RALEIGH: Some in NC film industry to boycott political ads - CBS 5 - KPHO

Some in NC film industry to boycott political ads

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© Claire Danes portrays Carrie Mathison in a scene from the Showtime original series, " Homeland." © Claire Danes portrays Carrie Mathison in a scene from the Showtime original series, " Homeland."

With the current tax credit for film, TV and video productions set to lapse at the end of 2014, the House Finance Committee defeated an amendment to the budget that would have extended the current tax credit for another two years by a 16-20 vote Wednesday, and members of the state's film industry are not happy.

The amendment by Rep. Ted Davis, R-New Hanover, would have dialed back the value of the credit. North Carolina spent more than $83 million on the credit in 2012, a number that some lawmakers felt was too high.

Not all legislators are against the current tax. Some are pushing to keep the current credit or create a new incentive to keep the state as a desired location for the filming of movies and TV series.

Some of the recent movies and TV shows filmed in the state include "Hunger Games," "Homeland," "Eastbound & Down," "Sleepy Hollow," and "Iron Man 3."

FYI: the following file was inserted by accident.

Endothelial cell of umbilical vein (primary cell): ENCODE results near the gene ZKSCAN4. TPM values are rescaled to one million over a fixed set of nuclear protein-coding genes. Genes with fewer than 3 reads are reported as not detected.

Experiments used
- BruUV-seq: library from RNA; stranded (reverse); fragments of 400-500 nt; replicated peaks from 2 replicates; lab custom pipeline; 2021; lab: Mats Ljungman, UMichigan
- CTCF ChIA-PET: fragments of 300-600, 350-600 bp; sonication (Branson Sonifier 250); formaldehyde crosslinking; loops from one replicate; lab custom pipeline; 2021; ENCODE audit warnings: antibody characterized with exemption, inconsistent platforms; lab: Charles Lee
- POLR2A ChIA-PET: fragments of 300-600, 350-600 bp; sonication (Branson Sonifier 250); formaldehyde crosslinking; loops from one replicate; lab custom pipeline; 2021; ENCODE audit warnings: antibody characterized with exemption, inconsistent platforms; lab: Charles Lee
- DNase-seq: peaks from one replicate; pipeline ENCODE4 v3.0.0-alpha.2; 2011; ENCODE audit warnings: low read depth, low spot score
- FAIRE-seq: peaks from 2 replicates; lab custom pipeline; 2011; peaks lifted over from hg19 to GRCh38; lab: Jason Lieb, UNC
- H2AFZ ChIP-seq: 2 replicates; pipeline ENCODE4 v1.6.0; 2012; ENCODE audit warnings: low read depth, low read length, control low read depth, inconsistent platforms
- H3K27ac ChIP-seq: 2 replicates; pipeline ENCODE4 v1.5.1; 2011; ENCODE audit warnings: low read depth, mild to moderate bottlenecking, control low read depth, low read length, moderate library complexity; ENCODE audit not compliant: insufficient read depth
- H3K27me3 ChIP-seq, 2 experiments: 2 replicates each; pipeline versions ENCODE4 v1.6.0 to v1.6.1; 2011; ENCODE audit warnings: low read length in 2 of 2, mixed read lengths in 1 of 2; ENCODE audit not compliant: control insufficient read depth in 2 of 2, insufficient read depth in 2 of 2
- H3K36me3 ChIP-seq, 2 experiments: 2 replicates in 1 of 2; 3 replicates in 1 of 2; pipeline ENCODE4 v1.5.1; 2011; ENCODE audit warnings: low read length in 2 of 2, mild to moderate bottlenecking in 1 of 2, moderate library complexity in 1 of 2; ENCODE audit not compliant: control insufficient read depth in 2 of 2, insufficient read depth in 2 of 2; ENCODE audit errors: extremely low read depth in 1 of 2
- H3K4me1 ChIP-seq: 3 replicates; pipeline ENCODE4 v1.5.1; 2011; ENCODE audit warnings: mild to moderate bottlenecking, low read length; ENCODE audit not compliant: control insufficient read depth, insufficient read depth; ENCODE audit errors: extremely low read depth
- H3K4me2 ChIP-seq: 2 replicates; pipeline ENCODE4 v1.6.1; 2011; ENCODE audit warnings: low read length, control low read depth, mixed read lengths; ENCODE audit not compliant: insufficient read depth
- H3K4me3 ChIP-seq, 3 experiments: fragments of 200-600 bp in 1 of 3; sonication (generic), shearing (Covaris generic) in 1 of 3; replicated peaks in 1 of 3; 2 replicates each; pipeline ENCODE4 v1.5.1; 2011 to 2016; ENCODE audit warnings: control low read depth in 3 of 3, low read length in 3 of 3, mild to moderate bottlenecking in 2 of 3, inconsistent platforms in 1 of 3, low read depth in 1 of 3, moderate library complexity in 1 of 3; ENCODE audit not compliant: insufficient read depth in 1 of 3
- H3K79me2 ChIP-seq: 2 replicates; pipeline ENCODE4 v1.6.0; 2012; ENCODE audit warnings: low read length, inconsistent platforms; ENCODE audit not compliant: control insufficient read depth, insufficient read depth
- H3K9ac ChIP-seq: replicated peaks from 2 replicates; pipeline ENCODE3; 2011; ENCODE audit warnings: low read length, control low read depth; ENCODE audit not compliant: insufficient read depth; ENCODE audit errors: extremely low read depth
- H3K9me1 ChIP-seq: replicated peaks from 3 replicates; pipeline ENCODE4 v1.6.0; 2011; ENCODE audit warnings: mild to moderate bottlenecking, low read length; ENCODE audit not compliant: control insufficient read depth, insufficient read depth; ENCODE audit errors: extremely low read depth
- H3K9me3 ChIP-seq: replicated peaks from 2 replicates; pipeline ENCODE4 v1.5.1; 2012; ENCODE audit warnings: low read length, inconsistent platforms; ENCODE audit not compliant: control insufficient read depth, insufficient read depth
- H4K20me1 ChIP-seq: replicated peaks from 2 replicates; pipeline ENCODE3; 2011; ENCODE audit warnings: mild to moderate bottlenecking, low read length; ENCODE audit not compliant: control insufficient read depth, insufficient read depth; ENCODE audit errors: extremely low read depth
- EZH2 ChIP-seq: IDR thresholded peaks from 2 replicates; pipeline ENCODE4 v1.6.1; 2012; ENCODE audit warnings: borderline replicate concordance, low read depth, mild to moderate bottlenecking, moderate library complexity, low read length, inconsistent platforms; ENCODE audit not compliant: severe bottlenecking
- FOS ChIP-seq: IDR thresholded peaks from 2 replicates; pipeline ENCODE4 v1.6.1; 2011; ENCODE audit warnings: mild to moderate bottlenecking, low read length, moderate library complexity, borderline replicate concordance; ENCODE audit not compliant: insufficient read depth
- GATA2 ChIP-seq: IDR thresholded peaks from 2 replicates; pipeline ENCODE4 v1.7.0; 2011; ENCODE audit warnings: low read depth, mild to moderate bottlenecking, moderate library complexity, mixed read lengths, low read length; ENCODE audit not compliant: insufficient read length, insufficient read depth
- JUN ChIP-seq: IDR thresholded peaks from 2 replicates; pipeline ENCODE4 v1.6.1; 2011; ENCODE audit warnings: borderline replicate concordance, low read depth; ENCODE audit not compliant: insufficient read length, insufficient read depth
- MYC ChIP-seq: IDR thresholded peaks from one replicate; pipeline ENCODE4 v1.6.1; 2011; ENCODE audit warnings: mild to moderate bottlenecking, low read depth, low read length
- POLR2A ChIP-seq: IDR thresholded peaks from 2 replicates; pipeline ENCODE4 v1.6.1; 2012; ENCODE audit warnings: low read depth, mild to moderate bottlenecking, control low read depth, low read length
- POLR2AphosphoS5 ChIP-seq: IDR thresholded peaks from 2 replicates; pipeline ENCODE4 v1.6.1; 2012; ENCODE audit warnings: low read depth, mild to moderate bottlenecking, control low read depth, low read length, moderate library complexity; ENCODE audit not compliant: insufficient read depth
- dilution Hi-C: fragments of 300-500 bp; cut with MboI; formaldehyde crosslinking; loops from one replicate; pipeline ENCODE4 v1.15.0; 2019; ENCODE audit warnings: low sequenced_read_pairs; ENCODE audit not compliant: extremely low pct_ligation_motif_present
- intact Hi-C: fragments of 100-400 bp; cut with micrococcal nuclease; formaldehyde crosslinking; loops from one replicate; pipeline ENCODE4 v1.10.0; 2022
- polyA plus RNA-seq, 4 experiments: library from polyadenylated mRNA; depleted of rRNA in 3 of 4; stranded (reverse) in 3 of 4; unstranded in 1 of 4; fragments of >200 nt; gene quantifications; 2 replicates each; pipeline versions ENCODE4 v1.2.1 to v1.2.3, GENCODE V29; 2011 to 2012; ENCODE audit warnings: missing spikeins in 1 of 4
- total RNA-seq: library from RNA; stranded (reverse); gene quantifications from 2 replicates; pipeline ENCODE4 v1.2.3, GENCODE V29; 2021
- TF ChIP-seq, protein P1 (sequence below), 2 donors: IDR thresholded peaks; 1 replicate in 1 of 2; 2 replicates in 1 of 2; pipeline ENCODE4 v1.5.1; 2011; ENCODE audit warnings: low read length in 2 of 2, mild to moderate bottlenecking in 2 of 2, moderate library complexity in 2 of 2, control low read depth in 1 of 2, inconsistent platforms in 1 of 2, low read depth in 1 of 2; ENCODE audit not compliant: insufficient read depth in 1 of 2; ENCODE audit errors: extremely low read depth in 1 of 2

Movies and TV shows aren't the only things filmed in the state. Political ads are as well, and members of the N.C. film industry are fighting back against the legislators who took the first step to end the tax credits in Wednesday's vote. Organizer Frank Eaton called for a boycott of political ad productions for those who plan to vote against the interests of the state's film industry.

"I don't want the politicians who voted against NC film jobs to be able to find a crew for their ads within 500 miles of their districts," said organizer Frank Eaton in a written release. "World class film professionals live here because of the presence of the industry these republicans just killed."

The release goes on to state that many of the legislators against the film incentives will begin shooting ads this summer for November's elections. The list include U.S. Senate candidate Thom Tillis and the boycott would involve everyone from cameramen to boom operators and grips, most of whom are hired locally.

Eaton states that he hopes the boycott will show people what a state without a film industry looks like. He goes on to say in the release that he hopes the boycott participants will still be a presence at shoots, if need be.

"We'll shadow GOP shoots if we have to," said Eaton. "Every time the cameras roll on a Thom Tillis ad, I want an out-of-work boom operator with a leaf blower right off camera."

The ad boycott is being organized partially through a Facebook group.

The first vote on the $21 billion budget is expected Thursday with the second vote to follow Friday morning.

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